122’Dir: Neil Berger | Cast: Brian Cranston, Nicole Kidman | Kevin Hart | US Drama |
Neil Berger’s slick big budget remake rides roughshod over some serious themes and its own narrative flaws, but thanks to Brian Cranston at the wheel central role. But after a clunky first act, The Upside does improve, and culminates in an enjoyable drama.
Cranston plays philosophical, philanthropic, paraplegic Philip who has amassed a small fortune the hard way, but is now confined to his glossy Manhattan penthouse due to a hang-gliding accident. But not only is Cranston’s Philip richer and more sassy, he’s also streets ahead in the acting stakes compared to his co-stars Nicole Kidman who plays an obsequious business manager, and Kevin Hart his full-time carer. The Upside is always going to come up and finish second to the original which was the most successful French language film of all time in Spain, Germany, Denmark, Brazil and Mexico to name a few countries. This was all largely due to the intensively moving way it presented its subject matter.
Phil is mainly depressed because he’s recently lost the love his life and the film opens with the tawdry search for someone to look after him now she’s gone. But when the crass and bungling Dell appears on the scene his bullishness somehow strikes a chord with Phil, even though the ex-con appears entirely unsuitable for the job. It soon emerges that Phil’s made the right choice. Dell’s down to earth attitude (think Eddie Murphy’s Trading Places) and refusal to be politically correct chimes with Philip’s own maverick qualities: the two have great chemistry as fearless, free-thinking individuals, and that’s why they hit it off together in this inspirational drama about friendship, forgiveness and the indomitable human spirit.
The Upside hits some high notes with its breath-taking setting: New York has never looked so majestic in widescreen skyscapes and the glitzy interiors of Phil’s lavish home. The Bronx too looks commanding and this is where predictably we meet Dell’s chuntering girlfriend and his sparky son . And there are some well-choreographed car chases with Dell at the wheel of Phil’s fleet of Ferraris and Porches. There’s humour to be had in the situational nuances: Phil’s po-faced neighbours are lampooned and so are his bathroom facilities (a shower that speaks German). Nicole Kidman is glacially prim and proper as the house manager, and certainly doesn’t convince as Phil’s potential love interest. But we soon realise he’s a true romantic who loves women and being in their company. And he’s started an old-fashioned ‘pen-pal’ courtship into the bargain.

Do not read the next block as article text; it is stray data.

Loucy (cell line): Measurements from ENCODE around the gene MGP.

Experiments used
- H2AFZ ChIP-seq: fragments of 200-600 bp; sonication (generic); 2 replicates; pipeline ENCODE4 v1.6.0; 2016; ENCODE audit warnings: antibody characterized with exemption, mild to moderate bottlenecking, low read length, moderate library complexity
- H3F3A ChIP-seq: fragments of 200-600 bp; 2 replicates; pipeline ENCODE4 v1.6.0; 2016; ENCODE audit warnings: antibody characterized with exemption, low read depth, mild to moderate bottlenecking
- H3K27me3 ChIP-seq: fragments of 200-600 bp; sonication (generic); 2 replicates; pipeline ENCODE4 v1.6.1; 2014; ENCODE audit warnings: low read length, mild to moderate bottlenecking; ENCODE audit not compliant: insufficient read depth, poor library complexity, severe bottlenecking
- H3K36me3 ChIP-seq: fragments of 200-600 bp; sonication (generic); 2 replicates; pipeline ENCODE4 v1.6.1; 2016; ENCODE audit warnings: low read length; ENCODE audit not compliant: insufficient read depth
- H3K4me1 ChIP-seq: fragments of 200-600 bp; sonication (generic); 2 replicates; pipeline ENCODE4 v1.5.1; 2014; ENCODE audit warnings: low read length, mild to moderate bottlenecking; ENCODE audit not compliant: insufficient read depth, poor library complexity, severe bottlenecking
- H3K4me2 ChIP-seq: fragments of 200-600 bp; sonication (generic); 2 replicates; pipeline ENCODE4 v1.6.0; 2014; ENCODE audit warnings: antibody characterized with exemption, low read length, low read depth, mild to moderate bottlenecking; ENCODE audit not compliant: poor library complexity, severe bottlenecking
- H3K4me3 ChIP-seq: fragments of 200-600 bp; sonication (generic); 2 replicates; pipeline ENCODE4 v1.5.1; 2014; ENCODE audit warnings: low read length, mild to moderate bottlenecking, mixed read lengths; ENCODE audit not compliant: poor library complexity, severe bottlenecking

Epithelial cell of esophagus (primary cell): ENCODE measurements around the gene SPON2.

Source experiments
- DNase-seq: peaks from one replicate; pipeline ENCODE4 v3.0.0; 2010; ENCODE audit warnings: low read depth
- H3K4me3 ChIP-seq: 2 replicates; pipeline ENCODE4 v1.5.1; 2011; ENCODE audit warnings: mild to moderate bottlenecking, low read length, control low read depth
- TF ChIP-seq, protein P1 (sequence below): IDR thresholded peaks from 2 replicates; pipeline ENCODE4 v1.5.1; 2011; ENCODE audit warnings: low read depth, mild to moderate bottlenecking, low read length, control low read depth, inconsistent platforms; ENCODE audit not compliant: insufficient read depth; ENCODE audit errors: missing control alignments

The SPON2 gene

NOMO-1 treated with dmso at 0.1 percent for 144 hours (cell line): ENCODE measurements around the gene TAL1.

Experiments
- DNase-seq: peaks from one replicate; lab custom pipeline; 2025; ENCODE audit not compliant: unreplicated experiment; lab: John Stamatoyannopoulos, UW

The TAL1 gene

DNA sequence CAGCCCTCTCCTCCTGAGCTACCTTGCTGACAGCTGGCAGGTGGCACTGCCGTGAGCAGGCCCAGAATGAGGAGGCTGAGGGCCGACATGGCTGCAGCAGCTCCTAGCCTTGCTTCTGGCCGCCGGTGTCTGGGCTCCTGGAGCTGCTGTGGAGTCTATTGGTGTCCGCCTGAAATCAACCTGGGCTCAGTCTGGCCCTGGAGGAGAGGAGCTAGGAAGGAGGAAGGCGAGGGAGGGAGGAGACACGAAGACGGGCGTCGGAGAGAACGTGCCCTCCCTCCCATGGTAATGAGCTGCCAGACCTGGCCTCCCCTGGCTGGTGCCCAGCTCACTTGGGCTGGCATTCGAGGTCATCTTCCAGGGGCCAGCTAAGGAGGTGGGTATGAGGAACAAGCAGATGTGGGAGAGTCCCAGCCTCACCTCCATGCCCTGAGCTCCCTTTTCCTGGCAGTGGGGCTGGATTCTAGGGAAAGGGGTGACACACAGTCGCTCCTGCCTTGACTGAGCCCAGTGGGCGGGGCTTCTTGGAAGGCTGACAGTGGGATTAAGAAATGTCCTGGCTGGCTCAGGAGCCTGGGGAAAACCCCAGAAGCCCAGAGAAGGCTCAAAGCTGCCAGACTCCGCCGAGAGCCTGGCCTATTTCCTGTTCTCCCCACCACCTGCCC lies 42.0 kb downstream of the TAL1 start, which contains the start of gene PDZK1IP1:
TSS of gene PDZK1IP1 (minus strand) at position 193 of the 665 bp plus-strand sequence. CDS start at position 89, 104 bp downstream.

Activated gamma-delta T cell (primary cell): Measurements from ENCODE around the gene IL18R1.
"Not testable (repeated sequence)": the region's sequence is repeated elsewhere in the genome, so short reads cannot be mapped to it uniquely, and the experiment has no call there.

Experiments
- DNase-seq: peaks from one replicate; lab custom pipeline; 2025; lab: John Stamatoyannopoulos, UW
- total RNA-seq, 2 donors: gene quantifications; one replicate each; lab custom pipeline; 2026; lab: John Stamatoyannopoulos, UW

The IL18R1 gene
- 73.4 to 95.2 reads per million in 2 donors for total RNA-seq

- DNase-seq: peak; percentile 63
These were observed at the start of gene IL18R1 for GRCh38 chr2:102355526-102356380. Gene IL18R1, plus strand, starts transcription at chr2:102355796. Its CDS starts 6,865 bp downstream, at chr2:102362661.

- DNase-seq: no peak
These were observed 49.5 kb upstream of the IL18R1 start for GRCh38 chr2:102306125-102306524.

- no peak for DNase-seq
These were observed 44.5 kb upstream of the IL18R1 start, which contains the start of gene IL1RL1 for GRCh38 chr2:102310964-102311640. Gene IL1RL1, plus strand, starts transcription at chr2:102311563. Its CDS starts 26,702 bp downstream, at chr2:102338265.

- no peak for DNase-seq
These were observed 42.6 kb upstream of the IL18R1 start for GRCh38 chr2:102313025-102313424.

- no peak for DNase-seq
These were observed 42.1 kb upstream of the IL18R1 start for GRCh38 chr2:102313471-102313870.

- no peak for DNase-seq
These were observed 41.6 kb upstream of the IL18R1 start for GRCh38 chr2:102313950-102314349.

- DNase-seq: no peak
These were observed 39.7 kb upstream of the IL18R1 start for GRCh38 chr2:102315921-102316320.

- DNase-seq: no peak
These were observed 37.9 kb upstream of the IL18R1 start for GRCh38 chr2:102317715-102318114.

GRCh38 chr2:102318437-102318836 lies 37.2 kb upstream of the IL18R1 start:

Even though The Upside (and the original French film) is loosely based on a real story, the formulaic narrative leaves nothing to the imagination and very much toes the party line that Dell is a ‘jackass’ who’s taken the easy life of crime, and now suddenly starts admiring classical opera and developing painting skills akin to Jean Michel Basquiat. Director Neil Burger (The Illusionist, Limitless) and screenwriter Jon Hartmere have some insightful comments to make and there are a few laughs, but that doesn’t negate the film’s racial undertones, and or the slightly glib treatment of Phil’s infirmities. The Upside slightly manipulates with its charming glibness but Cranston gives things a much needed shot of nuanced dynamism, and this is what ultimately makes The Upside fly. MT
OUT on 12 JANUARY 2019